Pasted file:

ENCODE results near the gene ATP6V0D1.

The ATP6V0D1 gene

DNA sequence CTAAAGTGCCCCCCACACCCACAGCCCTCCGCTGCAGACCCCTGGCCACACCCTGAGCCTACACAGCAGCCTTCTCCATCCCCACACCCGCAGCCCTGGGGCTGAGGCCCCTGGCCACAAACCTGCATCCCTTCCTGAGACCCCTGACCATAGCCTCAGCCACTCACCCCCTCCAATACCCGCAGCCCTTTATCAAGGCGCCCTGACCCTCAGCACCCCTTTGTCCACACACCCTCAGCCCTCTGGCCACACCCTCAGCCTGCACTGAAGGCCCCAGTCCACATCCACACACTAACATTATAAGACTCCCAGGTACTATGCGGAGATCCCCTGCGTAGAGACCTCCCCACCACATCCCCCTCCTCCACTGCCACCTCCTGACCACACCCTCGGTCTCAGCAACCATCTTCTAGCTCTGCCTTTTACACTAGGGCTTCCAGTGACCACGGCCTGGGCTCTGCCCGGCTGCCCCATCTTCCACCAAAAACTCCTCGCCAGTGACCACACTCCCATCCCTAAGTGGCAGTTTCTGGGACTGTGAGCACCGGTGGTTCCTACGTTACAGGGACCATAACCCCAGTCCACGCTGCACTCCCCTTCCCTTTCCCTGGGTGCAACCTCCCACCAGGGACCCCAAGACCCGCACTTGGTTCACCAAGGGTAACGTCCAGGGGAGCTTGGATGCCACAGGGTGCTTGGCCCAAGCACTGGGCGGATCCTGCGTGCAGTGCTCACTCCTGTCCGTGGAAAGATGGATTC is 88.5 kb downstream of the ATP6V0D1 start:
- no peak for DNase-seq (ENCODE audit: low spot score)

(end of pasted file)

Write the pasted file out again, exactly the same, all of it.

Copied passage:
ENCODE results near the gene ATP6V0D1.

The ATP6V0D1 gene

DNA sequence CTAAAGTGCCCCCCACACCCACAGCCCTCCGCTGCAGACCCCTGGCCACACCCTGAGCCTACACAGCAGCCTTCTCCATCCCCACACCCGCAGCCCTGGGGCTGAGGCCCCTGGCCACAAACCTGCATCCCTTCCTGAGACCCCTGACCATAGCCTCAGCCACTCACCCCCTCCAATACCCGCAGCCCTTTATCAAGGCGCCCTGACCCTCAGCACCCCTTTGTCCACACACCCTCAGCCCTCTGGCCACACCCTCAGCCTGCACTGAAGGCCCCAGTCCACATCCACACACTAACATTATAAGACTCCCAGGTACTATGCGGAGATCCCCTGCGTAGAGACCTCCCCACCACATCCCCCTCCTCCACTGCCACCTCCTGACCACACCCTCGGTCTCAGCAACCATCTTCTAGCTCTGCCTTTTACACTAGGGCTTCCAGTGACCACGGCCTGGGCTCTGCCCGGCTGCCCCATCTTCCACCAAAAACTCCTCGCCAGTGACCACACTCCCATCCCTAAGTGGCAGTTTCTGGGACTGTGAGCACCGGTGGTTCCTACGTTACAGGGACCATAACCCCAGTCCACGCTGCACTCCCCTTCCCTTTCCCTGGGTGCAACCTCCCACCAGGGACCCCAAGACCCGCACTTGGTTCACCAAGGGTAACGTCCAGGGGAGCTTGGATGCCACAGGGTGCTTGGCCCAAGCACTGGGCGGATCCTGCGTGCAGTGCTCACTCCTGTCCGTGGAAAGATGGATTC is 88.5 kb downstream of the ATP6V0D1 start:
- no peak for DNase-seq (ENCODE audit: low spot score)